How to control exposure to respirable crystalline silica (RCS) from natural and engineered stone
If dust controls are not in place, workers in benchtop manufacturing, finishing and installation industries risk exposure to respirable crystalline silica (RCS). Workplace Health and Safety Queensland has a new resource on working safely with silica, showing exactly how tiny an amount of RCS can be to exceed workplace exposure standards (illustration below).
The workplace exposure standard for RCS will be exceeded if the amount of dust you breathe in over a full shift contains more RCS than the amount shown here next to the five cent piece.
Benchtop stones have up to 90 per cent crystalline silica, with potential exposure to workers when cutting, grinding, sanding or polishing both natural and engineered stone. RCS exposure can cause debilitating health effects, including decreased lung function, chronic obstructive lung disease (COPD), silicosis (a form of occupational lung disease) and lung cancer.
Workers can be exposed through benchtop fabrication tasks such as dry cutting, drilling, grinding and polishing stone materials and also from poor cleaning practices, including dry brooming of dust, the use of compressed air to clean dusty clothes, using non-H class HEPA filtered vacuum cleaners or the accumulation of dust within the workplace.
To reduce the amount of dust generated, plan work to make the minimum number of cuts required on each slab and accurately measure a customer’s kitchen to prevent rework or alterations on site.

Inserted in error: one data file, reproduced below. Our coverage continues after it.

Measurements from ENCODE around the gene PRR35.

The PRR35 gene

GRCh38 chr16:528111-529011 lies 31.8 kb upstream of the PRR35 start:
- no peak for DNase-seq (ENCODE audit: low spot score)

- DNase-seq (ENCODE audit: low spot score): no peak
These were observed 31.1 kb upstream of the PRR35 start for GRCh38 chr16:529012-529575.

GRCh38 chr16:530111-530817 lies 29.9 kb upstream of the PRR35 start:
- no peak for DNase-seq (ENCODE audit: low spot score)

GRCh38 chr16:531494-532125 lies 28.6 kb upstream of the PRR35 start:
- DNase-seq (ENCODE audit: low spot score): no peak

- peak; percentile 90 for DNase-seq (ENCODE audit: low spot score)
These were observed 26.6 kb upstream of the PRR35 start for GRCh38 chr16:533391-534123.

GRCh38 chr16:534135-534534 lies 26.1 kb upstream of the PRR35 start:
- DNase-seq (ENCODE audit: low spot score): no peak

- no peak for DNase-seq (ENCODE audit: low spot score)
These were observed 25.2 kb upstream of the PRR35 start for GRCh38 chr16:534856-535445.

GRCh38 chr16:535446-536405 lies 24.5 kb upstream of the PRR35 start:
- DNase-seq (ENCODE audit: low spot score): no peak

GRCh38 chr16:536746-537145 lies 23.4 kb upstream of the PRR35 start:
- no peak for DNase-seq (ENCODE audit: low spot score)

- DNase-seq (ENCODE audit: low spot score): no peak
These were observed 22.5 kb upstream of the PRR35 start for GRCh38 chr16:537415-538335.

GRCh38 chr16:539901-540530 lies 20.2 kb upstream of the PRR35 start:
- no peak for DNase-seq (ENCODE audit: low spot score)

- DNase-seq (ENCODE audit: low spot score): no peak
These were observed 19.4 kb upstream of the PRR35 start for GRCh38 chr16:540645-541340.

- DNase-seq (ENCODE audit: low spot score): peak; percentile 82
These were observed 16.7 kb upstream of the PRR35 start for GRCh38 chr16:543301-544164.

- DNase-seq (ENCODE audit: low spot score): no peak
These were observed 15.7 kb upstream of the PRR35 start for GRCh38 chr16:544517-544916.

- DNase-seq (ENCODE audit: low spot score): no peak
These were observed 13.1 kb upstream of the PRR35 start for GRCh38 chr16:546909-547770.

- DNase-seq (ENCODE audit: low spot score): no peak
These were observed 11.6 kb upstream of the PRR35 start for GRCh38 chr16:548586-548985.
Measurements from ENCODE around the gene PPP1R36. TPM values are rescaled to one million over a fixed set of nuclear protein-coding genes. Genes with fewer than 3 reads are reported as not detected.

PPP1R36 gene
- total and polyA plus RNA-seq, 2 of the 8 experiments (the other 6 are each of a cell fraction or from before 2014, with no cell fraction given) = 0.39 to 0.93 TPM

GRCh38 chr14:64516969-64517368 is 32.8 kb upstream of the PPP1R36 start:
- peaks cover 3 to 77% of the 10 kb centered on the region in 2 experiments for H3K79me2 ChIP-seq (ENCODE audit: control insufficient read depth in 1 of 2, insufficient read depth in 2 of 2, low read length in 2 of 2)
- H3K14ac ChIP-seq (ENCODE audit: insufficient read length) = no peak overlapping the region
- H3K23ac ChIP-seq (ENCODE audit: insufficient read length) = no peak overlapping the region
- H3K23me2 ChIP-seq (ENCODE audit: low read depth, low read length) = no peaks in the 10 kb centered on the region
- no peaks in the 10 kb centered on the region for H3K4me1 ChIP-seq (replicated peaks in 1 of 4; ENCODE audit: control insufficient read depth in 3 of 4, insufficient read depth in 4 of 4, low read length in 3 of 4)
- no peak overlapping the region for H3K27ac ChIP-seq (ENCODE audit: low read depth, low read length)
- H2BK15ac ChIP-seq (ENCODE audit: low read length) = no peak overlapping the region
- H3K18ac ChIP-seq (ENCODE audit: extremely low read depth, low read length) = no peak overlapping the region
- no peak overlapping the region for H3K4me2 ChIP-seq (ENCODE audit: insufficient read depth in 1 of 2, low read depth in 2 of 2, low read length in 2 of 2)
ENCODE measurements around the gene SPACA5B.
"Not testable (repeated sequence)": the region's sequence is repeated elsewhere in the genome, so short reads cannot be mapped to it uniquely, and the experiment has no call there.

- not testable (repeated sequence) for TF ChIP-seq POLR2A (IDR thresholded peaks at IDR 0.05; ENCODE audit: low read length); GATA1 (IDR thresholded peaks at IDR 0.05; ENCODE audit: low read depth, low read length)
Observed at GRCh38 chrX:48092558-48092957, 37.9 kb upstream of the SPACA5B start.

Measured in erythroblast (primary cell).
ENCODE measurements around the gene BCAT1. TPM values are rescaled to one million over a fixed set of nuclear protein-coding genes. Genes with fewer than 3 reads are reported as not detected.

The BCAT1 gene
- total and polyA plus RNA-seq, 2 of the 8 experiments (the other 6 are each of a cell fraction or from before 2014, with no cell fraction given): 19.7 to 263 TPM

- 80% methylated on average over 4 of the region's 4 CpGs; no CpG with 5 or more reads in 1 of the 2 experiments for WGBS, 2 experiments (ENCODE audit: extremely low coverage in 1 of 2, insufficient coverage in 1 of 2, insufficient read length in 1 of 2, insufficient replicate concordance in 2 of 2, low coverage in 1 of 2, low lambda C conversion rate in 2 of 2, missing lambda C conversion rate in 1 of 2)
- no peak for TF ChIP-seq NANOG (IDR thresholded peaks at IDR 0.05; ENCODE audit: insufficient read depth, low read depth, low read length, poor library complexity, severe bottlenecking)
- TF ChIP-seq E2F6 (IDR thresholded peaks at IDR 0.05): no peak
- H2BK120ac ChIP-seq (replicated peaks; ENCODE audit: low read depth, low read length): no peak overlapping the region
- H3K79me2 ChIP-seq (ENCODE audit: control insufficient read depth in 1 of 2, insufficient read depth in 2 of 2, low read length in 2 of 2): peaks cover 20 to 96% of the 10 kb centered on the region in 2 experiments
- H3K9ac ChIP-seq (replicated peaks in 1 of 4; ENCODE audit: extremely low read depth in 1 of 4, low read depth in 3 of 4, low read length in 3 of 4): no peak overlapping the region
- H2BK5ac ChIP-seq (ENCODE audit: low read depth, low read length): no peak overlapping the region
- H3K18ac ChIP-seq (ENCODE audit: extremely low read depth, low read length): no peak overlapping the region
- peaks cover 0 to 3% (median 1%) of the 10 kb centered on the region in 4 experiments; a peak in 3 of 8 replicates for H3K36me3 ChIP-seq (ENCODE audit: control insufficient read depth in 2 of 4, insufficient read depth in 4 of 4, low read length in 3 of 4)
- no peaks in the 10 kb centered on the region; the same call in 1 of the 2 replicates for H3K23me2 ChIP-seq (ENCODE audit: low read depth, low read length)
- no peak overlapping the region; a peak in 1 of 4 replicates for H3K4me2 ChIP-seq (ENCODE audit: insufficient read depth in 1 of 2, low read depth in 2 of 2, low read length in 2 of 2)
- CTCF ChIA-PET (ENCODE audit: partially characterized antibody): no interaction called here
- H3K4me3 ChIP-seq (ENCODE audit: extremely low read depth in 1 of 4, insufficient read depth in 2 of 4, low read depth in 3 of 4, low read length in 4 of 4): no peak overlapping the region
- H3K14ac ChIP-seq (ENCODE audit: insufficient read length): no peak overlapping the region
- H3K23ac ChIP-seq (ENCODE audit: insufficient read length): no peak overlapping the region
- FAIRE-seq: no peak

Even where respiratory protective equipment (RPE) is used, adequate protection may not be provided if the RPE is not suitable for dusts and is not worn when required. Workers have to be fit tested to the type of RPE supplied and the equipment should be stored correctly.
A combination of controls should be used to protect workers and others from RCS during benchtop fabrication. An effective method of dust control during benchtop fabrication is water suppression, however, local exhaust ventilation (LEV) systems used in conjunction with vacuum attached tools may also be suitable. It is important to ensure that when a dust collector or vacuum is used, that it is H class rated (for high hazard dusts like silica) and fitted with a HEPA filter.
The new resource, with more information on good housekeeping practices, using RPE and training, is at worksafe.qld.gov.au.
For more information on how to manage RCS risks:
Silica – Technical guide to managing exposure in the workplace(PDF, 647.66 KB)
- Last updated
- 27 October 2017